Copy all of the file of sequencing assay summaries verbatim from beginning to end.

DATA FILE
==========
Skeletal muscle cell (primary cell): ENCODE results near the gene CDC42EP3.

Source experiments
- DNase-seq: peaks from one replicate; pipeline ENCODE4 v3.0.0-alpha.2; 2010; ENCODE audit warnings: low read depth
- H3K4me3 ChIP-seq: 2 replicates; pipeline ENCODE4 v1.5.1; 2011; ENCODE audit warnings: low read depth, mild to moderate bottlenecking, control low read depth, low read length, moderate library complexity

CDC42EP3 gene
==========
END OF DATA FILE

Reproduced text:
Skeletal muscle cell (primary cell): ENCODE results near the gene CDC42EP3.

Source experiments
- DNase-seq: peaks from one replicate; pipeline ENCODE4 v3.0.0-alpha.2; 2010; ENCODE audit warnings: low read depth
- H3K4me3 ChIP-seq: 2 replicates; pipeline ENCODE4 v1.5.1; 2011; ENCODE audit warnings: low read depth, mild to moderate bottlenecking, control low read depth, low read length, moderate library complexity

CDC42EP3 gene